The digital ideologues in Government, industry and the media have got us all convinced that the switch to digital is inevitable and that ITV Digital?s failure is a potential disaster for Britain. The fact is that a policy of total switch-off makes less sense now, technologically or socially, than it ever did.
In the analogue realm, when you need to send information through the air, you pick a thin slice of radio spectrum and squirt your signal down it with as much power as your equipment (and the law) allow. This is how radio stations and analogue TV transmissions work. Each station is granted its own slice of spectrum and each transmits with all of its allowed power. The power gives you reach (40 or 50 miles for a strong FM transmission) and the strict separation of signals (with a large empty region around each to protect it from the analogue curse: interference) gives you a clear signal. Meanwhile, at the receiving end, cheap, passive receivers (your trannie or analogue TV) don’t have to work hard – you twiddle the tuning knob to exclude adjacent signals and Bob’s your uncle. This may be the old way of doing things but it looks like its simplicity and robustness may buy it decades more life. In fact, as the digital bodycount mounts and the inevitability of the analogue switch-off fades, we shouldn’t rule out a revival for this quaint, 19th Century technology.
Analogue is elegant, accessible and cheap. More specifically, it’s cheap where it needs to be – in your house and the millions of other end points in the broadcast universe. Listeners and viewers buy their own kit (no suicidal subsidies). It’s cheap because development costs are well and truly sunk and because you don’t have to custom-create content for niches and individuals. It’s easy to ‘tune’ analogue transmission for distance (and for licensing regimes): place your transmission mast at the geographic centre of your licensing region and turn the power knob until everyone can hear or get a picture. Bingo. No need to scatter base stations like confetti – spending as much on rights-of-way and health and safety studies as on transmission kit, no need to dig up every road in Britain and no Kafkaesque programme of adjustment for every aerial in the land. Incidentally, practically every house in Britain is equipped to receive analogue signals and, in the absence of a proper aerial, a bent coat hanger will probably do.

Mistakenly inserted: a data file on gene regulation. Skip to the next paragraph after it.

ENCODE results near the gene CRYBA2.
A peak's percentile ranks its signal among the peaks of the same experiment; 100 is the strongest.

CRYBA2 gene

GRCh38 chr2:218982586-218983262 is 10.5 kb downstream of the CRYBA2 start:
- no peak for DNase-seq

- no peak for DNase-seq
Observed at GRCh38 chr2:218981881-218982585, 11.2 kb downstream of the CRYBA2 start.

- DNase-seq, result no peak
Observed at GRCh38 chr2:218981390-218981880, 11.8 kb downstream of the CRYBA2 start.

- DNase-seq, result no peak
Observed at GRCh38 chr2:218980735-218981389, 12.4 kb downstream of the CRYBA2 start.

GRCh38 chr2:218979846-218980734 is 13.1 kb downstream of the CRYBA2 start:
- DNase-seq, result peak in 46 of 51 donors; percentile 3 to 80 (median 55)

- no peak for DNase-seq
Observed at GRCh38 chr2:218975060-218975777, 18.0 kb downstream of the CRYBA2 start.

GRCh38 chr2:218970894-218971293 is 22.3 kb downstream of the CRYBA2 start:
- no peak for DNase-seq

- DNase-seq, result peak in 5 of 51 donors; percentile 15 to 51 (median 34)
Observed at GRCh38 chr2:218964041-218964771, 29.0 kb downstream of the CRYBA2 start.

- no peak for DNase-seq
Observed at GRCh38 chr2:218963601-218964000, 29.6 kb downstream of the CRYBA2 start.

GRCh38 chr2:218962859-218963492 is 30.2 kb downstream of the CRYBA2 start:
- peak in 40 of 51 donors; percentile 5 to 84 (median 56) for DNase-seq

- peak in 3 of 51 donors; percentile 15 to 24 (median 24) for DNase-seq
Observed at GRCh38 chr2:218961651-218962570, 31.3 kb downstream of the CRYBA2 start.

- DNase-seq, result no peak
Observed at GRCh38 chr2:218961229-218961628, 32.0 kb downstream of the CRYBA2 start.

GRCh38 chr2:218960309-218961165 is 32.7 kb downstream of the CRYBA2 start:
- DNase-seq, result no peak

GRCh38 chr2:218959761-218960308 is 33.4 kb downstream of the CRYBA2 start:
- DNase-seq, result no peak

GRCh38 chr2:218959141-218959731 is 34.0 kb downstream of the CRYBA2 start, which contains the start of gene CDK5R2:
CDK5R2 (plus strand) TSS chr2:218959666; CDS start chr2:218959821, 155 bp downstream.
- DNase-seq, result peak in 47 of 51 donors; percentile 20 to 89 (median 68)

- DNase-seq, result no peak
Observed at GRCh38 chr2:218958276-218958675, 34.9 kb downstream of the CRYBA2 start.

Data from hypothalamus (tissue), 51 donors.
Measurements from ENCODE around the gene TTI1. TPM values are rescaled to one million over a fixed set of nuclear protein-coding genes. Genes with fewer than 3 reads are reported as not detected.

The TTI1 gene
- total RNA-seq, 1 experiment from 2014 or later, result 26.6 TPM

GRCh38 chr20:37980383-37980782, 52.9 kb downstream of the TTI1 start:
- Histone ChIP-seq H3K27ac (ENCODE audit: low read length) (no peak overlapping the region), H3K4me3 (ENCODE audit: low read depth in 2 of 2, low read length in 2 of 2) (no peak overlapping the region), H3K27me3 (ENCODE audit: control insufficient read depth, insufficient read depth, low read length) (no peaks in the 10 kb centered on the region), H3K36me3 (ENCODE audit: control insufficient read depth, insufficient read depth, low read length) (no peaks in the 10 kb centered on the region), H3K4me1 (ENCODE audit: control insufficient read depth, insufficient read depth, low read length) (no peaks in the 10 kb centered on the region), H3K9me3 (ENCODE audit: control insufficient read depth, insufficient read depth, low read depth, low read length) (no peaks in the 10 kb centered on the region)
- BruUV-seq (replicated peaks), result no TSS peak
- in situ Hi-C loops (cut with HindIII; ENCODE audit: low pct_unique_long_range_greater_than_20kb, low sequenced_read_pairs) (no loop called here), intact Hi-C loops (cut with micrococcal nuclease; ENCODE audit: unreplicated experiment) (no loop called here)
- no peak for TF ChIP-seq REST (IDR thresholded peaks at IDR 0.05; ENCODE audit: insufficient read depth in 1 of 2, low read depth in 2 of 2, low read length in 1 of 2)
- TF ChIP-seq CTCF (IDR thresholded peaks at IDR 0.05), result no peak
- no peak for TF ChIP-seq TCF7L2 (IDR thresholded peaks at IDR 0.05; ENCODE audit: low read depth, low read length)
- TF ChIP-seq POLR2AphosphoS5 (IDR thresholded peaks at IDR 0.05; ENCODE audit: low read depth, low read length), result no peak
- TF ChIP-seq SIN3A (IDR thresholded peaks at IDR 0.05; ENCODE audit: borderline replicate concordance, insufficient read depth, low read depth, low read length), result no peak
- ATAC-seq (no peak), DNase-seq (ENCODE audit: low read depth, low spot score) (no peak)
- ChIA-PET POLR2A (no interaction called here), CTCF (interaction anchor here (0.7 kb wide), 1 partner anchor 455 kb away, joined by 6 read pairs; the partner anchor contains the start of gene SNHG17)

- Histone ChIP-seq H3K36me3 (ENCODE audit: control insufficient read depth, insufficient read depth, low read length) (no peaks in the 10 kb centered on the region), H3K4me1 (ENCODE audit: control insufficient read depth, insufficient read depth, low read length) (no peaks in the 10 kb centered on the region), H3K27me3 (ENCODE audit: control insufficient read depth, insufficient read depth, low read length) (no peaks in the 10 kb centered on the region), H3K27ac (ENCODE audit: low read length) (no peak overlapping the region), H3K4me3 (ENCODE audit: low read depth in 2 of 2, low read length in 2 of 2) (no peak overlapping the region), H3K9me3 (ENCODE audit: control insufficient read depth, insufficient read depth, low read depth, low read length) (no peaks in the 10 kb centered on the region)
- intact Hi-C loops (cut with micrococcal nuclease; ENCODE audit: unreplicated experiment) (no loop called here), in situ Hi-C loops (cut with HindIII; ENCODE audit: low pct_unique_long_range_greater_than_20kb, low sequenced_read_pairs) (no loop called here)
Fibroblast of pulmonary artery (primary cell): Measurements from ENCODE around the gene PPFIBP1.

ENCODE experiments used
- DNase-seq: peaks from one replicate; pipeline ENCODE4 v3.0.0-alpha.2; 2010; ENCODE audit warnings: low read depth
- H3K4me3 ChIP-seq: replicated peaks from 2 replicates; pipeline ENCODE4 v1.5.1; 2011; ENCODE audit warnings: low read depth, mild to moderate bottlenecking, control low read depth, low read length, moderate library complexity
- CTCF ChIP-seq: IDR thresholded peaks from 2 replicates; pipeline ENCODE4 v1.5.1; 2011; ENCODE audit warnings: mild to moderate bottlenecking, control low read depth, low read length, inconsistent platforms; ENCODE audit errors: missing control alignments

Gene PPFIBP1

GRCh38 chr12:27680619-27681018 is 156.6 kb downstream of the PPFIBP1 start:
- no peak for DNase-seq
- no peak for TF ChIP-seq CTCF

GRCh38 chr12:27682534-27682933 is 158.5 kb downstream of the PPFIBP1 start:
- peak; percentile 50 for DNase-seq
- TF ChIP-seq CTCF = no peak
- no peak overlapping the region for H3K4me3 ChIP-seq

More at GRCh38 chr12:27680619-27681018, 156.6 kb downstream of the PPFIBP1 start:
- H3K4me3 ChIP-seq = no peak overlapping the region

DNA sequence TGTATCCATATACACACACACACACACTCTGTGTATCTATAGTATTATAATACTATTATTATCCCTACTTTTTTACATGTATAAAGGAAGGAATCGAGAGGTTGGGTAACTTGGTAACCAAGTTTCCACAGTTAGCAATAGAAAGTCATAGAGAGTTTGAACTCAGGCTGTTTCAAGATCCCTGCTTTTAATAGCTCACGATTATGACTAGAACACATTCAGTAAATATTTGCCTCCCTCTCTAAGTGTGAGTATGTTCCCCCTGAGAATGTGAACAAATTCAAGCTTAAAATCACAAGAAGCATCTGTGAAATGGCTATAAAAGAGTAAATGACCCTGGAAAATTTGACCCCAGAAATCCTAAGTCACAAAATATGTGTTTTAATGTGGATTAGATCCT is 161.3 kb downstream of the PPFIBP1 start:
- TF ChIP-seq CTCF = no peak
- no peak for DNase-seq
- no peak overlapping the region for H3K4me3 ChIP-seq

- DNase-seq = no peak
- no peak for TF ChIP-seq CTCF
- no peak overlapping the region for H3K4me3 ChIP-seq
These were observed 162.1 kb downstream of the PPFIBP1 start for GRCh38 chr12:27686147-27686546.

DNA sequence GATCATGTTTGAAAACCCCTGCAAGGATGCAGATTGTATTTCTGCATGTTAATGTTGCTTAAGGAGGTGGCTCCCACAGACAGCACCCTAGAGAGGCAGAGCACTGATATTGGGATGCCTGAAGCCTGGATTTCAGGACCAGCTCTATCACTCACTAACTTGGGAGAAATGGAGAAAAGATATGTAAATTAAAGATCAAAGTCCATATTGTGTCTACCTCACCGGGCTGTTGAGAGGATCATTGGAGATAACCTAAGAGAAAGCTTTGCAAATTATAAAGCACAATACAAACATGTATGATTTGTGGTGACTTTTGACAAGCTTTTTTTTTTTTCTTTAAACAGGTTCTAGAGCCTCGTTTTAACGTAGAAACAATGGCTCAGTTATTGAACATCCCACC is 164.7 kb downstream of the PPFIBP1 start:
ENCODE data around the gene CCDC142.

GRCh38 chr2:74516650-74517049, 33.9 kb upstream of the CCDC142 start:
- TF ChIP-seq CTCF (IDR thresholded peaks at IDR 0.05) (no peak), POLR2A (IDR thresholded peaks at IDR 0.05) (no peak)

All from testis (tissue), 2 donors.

The promise of digital is great and it’s inevitable that analogue will finally be replaced but enthusiasm for all things digital has, until now, been driven by market sentiment and when sentiment goes against you, it’s always worth re-examining your initial assumptions.
All the assumptions driving analogue TV switch-off, for instance, are flawed:
Assumption 1. spectrum is valuable. Not true. With demand uncertain and the capital markets still on strike, there’s no evidence that anyone will pay for this real estate at all. Spectrum has no objective value – it’s worth exactly what you can get for it. Meanwhile, other big owners of spectrum, like stock market new-boy MMO2, have seen their assets marked down to zero or not much.
Assumption 2. the spectrum is needed. By whom? When the frequencies were being divvied up this may have been true but innovation makes them less important. The phone companies who’ve been waiting for television’s swathe of UHF spectrum could relocate elsewhere. Clever spectrum-sharing technologies, already standard in data networking, will allow them to exploit even frequencies currently occupied by other digital players.
Assumption 3. It’s socially important that we bring everyone onto digital. Who says? Half the population has not switched yet. A third probably never will. What do we gain, as a society, by chivvying this group, many of whom can’t afford the new kit and don’t see value in the new content, onto digital. Answer: nothing.
Assumption 4. The ITV companies will go bust if they’re not guaranteed large enough audiences for their digital programmes. There are over 200 TV channels available to British homes now. ITV’s inevitable fate is to shrink as a proportion of total viewing and of advertising expenditure (along with all the other terrestrial incumbents). It’s inconceivable that a slice of protected digital spectrum will do more than apply a sticking plaster.
Market turmoil has thrown all the pieces of the media puzzle in the air – all bets are off. We can make some guesses at the puzzle’s final shape: the next decade will see no final victory for digital. Much of the unreasoning digital ideology has been shaken out of the industry. Those predicting apocalyptic switches, migrations and upheavals are tempering their language to match the situation on the ground. Messy human context has once again reasserted itself. The hyper-rational logic of the digital evangelists – driven, as usual, solely by the theoretical benefits of the new technology – will arrive at a pragmatic accommodation with analogue. Sloppy, inefficient analogue and clever, parsimonious digital will co-exist, each doing what it’s good at. Interesting new hybrids will flourish. If the ideologues can contain their obsession with efficiency for a little while, the resulting broadcast ecology might be a very interesting place to do business.
(Read Professor Martin Cave’s fascinating Review of Radio Spectrum Management, a report prepared earlier this year for the DTI and the Chancellor of the Exchequor, for a glimpse of the future of the historically sleepy realm of radio spectrum).